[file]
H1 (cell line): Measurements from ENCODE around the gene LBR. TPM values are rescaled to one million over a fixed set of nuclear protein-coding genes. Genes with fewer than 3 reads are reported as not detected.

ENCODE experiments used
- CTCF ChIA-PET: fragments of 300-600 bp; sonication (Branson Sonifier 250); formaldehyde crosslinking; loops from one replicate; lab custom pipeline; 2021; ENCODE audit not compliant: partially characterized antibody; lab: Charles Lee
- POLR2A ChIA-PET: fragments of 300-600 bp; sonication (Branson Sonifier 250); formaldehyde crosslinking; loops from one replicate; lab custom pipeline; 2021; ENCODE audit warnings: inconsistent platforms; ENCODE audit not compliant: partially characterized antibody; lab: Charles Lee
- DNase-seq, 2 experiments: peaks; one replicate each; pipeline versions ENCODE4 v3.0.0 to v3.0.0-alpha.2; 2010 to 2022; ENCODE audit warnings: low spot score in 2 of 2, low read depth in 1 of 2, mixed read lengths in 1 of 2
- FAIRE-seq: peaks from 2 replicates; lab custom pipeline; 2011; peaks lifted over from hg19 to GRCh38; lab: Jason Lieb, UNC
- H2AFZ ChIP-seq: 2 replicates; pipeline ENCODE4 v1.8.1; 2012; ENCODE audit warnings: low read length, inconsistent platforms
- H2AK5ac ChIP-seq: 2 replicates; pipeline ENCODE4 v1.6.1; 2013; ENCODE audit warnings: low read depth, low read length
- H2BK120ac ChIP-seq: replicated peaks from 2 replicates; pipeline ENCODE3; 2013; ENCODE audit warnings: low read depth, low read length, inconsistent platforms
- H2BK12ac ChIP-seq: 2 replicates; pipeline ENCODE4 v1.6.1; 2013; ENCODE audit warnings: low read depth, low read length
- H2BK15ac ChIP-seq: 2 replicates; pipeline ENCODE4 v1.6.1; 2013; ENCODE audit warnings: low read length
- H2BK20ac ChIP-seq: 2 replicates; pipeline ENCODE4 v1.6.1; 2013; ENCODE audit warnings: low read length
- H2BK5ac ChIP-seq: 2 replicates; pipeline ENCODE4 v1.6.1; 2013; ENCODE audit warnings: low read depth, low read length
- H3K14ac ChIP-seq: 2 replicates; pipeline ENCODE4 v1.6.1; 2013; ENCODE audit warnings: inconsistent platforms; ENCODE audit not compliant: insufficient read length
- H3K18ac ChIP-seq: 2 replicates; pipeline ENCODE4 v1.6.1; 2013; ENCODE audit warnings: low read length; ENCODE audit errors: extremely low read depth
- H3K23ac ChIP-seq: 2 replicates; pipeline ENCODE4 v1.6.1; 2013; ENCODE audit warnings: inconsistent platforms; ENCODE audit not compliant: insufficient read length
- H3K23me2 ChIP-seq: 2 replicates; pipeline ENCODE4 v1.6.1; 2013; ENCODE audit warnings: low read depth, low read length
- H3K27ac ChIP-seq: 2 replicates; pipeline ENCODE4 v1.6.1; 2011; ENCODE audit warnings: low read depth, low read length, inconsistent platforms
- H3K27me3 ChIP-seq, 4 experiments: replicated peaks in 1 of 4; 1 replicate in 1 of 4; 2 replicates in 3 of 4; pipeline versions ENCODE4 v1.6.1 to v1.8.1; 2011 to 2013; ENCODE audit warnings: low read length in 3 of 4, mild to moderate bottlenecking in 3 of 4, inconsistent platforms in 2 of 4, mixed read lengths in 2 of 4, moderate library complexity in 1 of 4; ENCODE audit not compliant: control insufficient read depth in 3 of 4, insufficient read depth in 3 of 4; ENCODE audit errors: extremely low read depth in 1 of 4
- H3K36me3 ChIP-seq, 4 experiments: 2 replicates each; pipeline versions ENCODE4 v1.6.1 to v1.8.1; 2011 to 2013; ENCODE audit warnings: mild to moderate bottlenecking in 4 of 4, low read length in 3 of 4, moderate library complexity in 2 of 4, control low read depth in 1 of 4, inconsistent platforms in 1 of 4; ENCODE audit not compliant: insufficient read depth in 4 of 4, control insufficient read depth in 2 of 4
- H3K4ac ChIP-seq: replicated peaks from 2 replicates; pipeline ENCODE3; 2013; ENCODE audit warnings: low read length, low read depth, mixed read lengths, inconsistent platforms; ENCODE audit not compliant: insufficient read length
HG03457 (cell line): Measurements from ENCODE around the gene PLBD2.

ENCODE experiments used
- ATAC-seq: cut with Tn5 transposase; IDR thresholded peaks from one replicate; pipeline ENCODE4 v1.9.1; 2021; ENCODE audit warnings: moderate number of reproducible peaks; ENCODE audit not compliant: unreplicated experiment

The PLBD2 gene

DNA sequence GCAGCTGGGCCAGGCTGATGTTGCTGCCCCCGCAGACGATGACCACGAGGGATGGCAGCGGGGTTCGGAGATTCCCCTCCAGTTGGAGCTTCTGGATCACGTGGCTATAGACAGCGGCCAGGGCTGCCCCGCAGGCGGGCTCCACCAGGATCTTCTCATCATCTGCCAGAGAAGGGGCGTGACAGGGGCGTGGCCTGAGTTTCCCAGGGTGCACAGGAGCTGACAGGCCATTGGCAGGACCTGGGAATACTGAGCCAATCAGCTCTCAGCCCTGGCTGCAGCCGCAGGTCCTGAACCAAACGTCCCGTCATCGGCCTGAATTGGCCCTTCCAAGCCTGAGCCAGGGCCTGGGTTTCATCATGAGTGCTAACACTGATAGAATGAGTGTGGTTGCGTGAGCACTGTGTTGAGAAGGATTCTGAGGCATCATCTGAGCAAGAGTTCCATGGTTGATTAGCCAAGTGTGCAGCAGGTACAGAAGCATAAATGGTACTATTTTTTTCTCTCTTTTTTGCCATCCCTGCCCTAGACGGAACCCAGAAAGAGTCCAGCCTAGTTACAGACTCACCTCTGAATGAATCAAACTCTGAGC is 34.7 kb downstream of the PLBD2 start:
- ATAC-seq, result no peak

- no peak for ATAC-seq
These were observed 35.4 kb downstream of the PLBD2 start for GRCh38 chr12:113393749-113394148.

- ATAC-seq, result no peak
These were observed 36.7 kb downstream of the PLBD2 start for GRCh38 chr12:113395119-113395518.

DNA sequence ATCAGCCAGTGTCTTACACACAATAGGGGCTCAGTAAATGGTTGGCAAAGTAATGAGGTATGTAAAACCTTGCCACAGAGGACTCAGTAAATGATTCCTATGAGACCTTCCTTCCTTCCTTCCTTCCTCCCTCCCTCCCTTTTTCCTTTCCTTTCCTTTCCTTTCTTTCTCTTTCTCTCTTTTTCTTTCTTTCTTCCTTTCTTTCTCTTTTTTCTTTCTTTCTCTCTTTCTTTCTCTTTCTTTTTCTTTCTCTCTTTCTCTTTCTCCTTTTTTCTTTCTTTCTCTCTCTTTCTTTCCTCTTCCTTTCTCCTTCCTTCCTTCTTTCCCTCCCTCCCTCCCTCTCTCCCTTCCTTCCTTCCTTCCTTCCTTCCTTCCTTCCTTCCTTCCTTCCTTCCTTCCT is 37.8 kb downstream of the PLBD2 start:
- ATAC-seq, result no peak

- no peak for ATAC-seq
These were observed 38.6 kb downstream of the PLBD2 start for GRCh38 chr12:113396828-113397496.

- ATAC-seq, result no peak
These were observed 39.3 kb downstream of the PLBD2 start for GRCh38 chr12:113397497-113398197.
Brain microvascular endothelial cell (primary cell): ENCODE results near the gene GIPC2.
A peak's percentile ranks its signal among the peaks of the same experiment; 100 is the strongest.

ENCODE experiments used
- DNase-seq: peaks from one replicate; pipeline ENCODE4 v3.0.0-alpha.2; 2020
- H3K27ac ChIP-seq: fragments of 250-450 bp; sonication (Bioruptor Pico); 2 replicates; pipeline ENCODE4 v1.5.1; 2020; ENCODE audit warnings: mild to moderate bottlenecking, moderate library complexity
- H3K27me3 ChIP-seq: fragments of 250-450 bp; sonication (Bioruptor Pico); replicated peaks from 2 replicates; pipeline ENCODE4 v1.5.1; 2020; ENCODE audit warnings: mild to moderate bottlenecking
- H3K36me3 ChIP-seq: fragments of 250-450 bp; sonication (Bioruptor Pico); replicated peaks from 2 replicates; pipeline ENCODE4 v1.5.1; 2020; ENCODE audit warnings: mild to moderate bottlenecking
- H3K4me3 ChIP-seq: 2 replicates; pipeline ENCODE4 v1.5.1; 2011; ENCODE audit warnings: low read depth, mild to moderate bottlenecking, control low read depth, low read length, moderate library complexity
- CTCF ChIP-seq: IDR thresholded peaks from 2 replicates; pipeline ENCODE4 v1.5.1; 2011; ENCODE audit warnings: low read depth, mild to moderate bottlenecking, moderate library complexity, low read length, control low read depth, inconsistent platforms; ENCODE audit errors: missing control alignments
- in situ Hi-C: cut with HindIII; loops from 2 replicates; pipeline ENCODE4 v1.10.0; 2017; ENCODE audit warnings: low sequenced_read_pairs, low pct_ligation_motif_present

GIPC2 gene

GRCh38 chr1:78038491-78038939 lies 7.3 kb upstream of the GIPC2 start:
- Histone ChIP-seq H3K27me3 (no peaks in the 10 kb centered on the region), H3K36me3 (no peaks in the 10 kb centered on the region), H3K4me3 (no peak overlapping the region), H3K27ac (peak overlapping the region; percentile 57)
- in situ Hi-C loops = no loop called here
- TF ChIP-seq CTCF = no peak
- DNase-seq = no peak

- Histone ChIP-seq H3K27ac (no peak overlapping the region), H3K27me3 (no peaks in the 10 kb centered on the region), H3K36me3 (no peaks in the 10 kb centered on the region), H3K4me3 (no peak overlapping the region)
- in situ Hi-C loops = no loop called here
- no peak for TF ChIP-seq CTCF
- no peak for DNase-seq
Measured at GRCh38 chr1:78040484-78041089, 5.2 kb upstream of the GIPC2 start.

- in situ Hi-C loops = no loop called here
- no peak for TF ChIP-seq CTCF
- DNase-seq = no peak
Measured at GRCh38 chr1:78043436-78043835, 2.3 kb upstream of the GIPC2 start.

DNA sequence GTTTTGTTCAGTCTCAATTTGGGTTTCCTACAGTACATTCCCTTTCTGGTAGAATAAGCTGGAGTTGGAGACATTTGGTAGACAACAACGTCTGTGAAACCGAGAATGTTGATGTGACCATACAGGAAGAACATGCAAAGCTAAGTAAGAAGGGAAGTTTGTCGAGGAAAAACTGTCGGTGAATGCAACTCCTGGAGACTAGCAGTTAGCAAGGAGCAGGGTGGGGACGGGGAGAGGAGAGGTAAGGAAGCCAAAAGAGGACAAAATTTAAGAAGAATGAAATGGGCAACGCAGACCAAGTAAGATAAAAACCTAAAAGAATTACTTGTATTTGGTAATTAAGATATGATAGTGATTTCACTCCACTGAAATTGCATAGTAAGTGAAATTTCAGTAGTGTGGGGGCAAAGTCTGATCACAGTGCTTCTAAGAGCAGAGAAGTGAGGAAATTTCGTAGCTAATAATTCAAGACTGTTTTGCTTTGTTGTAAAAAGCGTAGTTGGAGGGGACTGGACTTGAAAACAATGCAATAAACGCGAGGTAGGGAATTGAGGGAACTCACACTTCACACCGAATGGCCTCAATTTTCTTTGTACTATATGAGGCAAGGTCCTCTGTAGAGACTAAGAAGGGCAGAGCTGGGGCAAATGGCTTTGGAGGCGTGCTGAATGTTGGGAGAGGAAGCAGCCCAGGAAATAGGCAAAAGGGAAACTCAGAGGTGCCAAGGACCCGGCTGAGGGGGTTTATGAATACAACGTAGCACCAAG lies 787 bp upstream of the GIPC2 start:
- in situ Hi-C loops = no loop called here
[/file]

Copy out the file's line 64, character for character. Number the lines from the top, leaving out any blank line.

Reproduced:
- in situ Hi-C loops = no loop called here